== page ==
Microsoft is taking on Spotify -- as well as the rest of the streaming music market.
The technology giant on Monday is taking the wraps off of its rebranded digital music service, now called Xbox Music, that promises an all-in-one music experience. It wraps together free, on-demand music streaming, a scan-and-match feature, a download store and artist radio stations.
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Microsoft, which spent a year building Xbox Music from the ground up, says the new service is more than a reskinned version of its previous Zune Music offering. The biggest difference is the free on-demand service, which lets users select from a catalog of about 30 million songs. Similar to Spotify, the free tier will be supported by advertising.
Christina Calio, Microsoft's director of industry relations, spearheaded the label negotiations to secure the necessary licenses for the new offering. Calio worked in sales and marketing at Geffen Records from1989 to 2000 before joining Microsoft.
A premium version, for $9.99 a month or $99.99 a year, lets subscribers get rid of ads and be able to cache music to listen to when there is no Internet connection. The paid tier also allows users to listen on Xbox 360 game consoles via its Xbox Live online service and on mobile devices running Microsoft's Windows 8 operating system.
The service will begin to roll out this week, first appearing on Xbox 360 game consoles on Oct. 16, followed by tablets and PCs on Oct. 26. Cell phones will get the service after Oct. 29.
For now, Xbox Music can only be accessed on Windows 8 computers and cell phones, Xbox 360 and tablets with the Windows RT operating system. The company plans to add the service to iOS and Android devices sometime next year, according to Xbox Music GM Jerry Johnson.
Xbox Music also strives to unify people's existing digital music library with the tracks available on the service so all the music, whether it's on a user's computer or streamed from the Internet via Microsoft servers, are presented in one place for listeners to choose from.
"We wanted to make it so listening to music doesn't require people to work," Johnson says. "It should just be easy and fun."
Microsoft announced it would launch a new music service back in June, but did not release any details, except to say that the Zune brand would be replaced by its Xbox brand. Though Xbox started as the name for its videogame console, the company said it planned to expand the moniker to all of its digital entertainment endeavors so as to have a unified brand.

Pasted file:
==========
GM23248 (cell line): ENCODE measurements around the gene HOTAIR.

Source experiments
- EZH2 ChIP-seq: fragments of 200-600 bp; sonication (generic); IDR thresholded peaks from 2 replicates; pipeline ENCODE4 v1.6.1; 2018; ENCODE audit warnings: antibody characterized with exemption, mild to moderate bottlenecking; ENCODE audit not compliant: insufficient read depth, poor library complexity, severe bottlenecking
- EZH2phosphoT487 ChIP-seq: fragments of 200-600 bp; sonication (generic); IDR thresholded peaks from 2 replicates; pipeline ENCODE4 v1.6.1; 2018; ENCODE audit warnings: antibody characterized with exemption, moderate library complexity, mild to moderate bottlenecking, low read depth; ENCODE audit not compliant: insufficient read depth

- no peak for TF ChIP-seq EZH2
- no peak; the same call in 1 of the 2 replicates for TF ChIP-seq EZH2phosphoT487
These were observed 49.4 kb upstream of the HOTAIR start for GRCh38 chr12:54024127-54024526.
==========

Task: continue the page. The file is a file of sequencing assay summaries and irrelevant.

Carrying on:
Zune "was confusing to consumers because it was not well integrated with other Microsoft products," Johnson says. But with close to 100 million Xbox and Xbox 360 game consoles sold worldwide, the Xbox brand has become far better recognized than Zune, particularly among the young, early adopter demographic that plays games.
Case in point: the music service launch has been carefully orchestrated to coincide with the Oct. 26 launch of the new Windows 8 operating system, which is supported by a massive, $1.5 billion marketing campaign. Xbox Music is also being woven into the company's unveiling on Oct. 29 of a new slate of mobile phones. In addition, the music service will be part of its annual Xbox software update, an overnight ritual that console owners have come to anticipate because it generally delivers a slew of new features and services.
Will the new Xbox Music, with its new bells and whistles, be enough to woo listeners away from Pandora, Spotify and others?
Johnson acknowledges that consumers have a lot of choice, but emphasizes Xbox Music's ability to give customers everything in one place.
"If people want an elegant, fun and integrated experience, Xbox Music is the only single choice out there," he says. "It allows you to have the best music experience on the TV, the tablet, mobile and, eventually, the Web."
What's New in Xbox Music:
-- Free, ad-supported on-demand streaming service
-- Scan-and-match service that lets users listen to their existing music collection from an Internet connection without having to upload songs for which Microsoft has the license.
-- Cloud locker that lets users upload additional song files that Microsoft does not have the licenses for. This feature will not be available until next year
-- Xbox Music will debut in 22 markets internationally, up from the 8 markets that Zune operated in last year